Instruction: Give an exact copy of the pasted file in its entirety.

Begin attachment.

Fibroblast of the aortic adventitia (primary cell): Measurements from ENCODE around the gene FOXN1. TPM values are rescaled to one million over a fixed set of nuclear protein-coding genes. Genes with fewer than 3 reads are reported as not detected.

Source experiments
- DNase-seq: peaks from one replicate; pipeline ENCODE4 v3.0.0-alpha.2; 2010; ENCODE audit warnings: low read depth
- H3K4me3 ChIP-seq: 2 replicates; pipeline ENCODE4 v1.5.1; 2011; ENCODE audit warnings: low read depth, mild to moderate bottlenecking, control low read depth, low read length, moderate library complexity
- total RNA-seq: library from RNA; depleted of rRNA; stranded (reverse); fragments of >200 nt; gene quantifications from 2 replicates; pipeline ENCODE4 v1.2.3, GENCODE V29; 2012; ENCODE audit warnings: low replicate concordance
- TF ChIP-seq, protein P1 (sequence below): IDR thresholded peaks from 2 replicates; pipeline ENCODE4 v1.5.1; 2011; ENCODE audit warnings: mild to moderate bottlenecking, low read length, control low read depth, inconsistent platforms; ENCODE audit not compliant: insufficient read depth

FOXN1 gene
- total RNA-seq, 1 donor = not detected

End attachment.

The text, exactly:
Fibroblast of the aortic adventitia (primary cell): Measurements from ENCODE around the gene FOXN1. TPM values are rescaled to one million over a fixed set of nuclear protein-coding genes. Genes with fewer than 3 reads are reported as not detected.

Source experiments
- DNase-seq: peaks from one replicate; pipeline ENCODE4 v3.0.0-alpha.2; 2010; ENCODE audit warnings: low read depth
- H3K4me3 ChIP-seq: 2 replicates; pipeline ENCODE4 v1.5.1; 2011; ENCODE audit warnings: low read depth, mild to moderate bottlenecking, control low read depth, low read length, moderate library complexity
- total RNA-seq: library from RNA; depleted of rRNA; stranded (reverse); fragments of >200 nt; gene quantifications from 2 replicates; pipeline ENCODE4 v1.2.3, GENCODE V29; 2012; ENCODE audit warnings: low replicate concordance
- TF ChIP-seq, protein P1 (sequence below): IDR thresholded peaks from 2 replicates; pipeline ENCODE4 v1.5.1; 2011; ENCODE audit warnings: mild to moderate bottlenecking, low read length, control low read depth, inconsistent platforms; ENCODE audit not compliant: insufficient read depth

FOXN1 gene
- total RNA-seq, 1 donor = not detected